Ride London

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For those I’ve seen since Ride London you’ll know I was absolutely gobsmacked at the quality of the event as a whole.

While I’m a mountain biker at heart, I’ve done a fair few sportives in the past, and I was really looking forward to the opportunity to ride through London and then onto the Surrey Hills and the area near home with this one. I’d never ridden a closed road sportive before, so that was going to be a new experience, and the sheer scale of the event was a real eye-opener as riders congregated in the Olympic Park ready for the early start.

I’d set myself a target of 6hrs for the ride,  basing that time on what I thought I would do on my own on a focused ride with limited stops. What actually transpired was that on closed roads with no need to stop, and amongst eager groups of similarly matched riders, the pace was pretty impressive. While I did a bit of work with a small bike shop team early on, I was also able to enjoy the opportunity to sit in an ever growing pack and actually not have to be the windbreak for a batch of others wanting to hide. Thundering through the tunnels in east London it was amazing to hear the thump of nearby deep-dish wheels and the swish of air forced around the mass of bodies and bikes. The quiet streets of the City had a strange post-apocalyptic feel and I tried to take a moment or two to look around and enjoy the sights and the experience.

I’d started 30 mins after my friend Steve and arranged to meet him at the first water stop. Unfortunately, I was on the far right of the road when the water stop came hurtling towards us, and was unable to pull across the streams of riders. We managed to make contact and Steve agreed to get going and work his way onto the group I was in.

Our group continued to make rapid progress, and in the first two hours we averaged over 36km/h, but I’d failed to find Steve even while taking it more steadily and hanging off the back of the group. The first ascent of the course was quickly negotiated and then I plodded my way up Leith Hill. Climbing is not my forte, given that I am hefting almost 100kg against gravity, however the descent certainly favours my build and I enjoyed the chance to descend quickly. At the water stop I managed to contact Steve by phone, and it appears that he’d been struggling on his own for a while having failed to latch on to the group, and the effort had taken a lot out of him and he’d started to cramp up.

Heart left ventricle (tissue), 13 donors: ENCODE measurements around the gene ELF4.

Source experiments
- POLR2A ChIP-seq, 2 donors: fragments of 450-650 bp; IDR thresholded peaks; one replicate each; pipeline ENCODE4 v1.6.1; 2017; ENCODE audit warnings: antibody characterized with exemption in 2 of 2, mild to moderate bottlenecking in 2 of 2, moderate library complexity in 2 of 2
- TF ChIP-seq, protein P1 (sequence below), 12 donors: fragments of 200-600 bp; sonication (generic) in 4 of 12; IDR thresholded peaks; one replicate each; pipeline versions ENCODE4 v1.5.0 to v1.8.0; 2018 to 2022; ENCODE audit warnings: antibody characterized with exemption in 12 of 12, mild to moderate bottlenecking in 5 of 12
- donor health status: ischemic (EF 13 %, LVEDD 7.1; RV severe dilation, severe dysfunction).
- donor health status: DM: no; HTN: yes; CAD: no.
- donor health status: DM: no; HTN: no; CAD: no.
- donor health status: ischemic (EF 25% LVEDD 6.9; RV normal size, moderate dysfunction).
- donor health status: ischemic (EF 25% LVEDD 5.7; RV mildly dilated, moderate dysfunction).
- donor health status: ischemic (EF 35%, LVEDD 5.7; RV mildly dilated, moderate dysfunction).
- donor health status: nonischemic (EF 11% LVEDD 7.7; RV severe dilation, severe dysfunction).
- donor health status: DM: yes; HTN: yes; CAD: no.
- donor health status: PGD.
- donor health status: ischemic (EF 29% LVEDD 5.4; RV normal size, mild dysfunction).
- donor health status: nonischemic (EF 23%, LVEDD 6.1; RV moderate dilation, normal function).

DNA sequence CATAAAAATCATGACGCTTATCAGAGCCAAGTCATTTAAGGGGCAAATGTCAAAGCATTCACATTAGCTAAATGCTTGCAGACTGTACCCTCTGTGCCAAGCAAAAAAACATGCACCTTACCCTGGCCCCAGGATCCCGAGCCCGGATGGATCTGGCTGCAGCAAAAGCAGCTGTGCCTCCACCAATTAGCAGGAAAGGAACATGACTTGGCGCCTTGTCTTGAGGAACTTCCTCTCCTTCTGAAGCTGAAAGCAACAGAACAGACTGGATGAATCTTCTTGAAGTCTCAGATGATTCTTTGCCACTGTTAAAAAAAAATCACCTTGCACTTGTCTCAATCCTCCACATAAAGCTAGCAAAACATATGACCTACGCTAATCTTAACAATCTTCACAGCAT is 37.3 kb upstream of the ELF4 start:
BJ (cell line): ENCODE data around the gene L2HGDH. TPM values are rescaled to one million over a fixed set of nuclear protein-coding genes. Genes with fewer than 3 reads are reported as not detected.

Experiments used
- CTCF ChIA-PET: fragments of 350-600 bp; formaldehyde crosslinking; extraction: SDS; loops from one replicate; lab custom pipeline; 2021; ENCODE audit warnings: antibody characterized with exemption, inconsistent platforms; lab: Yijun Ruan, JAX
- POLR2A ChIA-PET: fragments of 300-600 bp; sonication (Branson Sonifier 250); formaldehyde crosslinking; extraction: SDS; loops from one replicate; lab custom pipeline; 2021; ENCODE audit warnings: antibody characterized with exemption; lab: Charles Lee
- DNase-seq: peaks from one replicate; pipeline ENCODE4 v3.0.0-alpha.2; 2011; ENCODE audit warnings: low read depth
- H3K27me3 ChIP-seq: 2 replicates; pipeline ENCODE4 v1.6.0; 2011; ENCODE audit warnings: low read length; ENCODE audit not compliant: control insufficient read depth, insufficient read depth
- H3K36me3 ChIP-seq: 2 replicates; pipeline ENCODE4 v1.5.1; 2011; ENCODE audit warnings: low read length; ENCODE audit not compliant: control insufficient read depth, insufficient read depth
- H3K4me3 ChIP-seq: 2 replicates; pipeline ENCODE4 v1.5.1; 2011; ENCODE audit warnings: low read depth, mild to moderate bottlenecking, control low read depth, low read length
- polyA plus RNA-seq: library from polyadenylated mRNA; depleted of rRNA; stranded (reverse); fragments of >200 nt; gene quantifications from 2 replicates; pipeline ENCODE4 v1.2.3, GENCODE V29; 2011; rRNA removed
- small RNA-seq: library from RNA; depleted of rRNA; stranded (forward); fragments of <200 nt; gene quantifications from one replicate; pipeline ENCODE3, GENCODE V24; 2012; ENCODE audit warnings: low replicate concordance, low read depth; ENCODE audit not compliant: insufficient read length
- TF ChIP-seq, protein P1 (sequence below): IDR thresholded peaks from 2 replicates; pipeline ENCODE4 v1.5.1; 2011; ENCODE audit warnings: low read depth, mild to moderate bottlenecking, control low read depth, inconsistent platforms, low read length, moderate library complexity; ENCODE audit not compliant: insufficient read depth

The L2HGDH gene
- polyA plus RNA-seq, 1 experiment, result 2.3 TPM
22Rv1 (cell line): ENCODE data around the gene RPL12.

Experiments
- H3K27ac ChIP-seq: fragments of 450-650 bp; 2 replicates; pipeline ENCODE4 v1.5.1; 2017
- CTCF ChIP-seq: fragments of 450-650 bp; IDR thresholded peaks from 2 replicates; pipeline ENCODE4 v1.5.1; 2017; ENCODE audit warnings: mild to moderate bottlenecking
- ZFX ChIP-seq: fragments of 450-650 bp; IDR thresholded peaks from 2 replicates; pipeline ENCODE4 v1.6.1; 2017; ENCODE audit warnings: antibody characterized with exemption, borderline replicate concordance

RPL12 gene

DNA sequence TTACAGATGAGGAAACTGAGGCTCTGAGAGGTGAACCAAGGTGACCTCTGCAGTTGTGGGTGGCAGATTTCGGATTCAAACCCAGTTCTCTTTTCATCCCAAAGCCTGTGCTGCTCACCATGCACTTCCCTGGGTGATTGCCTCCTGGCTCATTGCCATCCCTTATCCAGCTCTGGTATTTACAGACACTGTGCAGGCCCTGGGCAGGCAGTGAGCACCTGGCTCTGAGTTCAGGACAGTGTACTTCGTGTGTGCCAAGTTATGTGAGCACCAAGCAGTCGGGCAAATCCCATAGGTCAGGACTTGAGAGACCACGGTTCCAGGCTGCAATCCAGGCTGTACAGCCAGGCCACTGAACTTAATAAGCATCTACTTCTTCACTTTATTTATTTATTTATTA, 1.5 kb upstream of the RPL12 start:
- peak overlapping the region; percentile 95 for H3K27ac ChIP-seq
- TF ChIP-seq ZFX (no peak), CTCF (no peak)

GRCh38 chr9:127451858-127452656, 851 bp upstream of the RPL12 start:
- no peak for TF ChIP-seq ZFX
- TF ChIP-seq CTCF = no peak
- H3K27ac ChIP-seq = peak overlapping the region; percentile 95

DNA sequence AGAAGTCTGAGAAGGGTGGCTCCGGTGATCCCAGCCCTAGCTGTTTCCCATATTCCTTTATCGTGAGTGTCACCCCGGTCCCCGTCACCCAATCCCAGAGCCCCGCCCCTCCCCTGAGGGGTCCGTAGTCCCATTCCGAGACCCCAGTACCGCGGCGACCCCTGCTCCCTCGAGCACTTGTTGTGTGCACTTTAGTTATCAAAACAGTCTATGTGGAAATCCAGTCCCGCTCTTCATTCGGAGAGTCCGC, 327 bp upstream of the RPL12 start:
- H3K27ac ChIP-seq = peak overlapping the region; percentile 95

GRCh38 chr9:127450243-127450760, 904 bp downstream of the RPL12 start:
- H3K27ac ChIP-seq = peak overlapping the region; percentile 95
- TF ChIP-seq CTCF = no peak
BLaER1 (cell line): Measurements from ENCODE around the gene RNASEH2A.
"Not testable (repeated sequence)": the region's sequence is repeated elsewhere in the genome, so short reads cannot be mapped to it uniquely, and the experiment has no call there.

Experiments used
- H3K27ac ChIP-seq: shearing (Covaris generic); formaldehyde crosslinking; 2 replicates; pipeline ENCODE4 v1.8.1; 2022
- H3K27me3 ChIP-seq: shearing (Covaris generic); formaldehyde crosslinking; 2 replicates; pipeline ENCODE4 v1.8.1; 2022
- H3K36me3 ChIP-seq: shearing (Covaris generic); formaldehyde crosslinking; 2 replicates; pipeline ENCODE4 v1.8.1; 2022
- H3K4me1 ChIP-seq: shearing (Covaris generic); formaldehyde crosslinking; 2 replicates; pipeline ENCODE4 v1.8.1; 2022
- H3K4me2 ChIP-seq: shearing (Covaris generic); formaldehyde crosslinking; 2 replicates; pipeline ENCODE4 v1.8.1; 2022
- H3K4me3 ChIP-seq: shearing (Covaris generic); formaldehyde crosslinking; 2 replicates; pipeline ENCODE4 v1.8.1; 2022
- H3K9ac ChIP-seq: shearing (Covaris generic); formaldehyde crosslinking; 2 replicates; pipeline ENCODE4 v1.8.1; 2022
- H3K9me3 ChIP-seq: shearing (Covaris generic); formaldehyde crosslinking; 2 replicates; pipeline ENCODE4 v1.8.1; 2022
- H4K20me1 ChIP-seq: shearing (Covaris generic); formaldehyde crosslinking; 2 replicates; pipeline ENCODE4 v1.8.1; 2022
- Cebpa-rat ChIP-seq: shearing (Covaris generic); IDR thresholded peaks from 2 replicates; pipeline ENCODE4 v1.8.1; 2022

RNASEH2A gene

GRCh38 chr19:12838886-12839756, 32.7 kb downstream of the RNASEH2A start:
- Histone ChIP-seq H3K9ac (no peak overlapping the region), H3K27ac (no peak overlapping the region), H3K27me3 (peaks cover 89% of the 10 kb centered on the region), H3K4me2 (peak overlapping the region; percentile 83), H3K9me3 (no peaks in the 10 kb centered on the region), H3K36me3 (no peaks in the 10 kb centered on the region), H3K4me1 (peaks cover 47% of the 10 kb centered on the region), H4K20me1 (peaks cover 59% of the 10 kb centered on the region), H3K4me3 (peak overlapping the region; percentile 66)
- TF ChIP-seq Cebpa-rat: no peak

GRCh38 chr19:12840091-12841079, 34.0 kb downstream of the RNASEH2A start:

Finally we got back together and took the next few miles to Box Hill steadily in an effort to free up his legs. Tired though he was, he put in a burst towards the top of the hill to make sure he could claim bragging rights on that one.

The support from the crowds through the towns and villages of Surrey was so impressive and provided areal lift to any flagging spirits, and then it was the last short climb out of Wimbledon village and then down to Putney and along the Thames to Westminster. The pace had quickened once again and we’d picked up quite a group to work with, so the final few kilometres flew by.

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The noise from the crowd through Admiralty Arch and on to the Mall must be akin to that which professional sports people experience running out onto a pitch, or pro-riders get in the big races. Hundreds if not thousands of people were cheering and banging on the sponsors boards, and of course, we all upped the pace in our own version of a sprint finish.

I’d previously spoken to my long suffering wife, Catherine on the phone and found out she was waiting just short of the finish line with some of her family. I thought I’d take the opportunity to grab a kiss before crossing the line, but underestimated my speed somewhat and endo-ed past (Peter Sagan eat your heart out). Not my finest moment, but I did get my kiss in the end.

Overall a brilliant day and fingers crossed for an entry to the next one.

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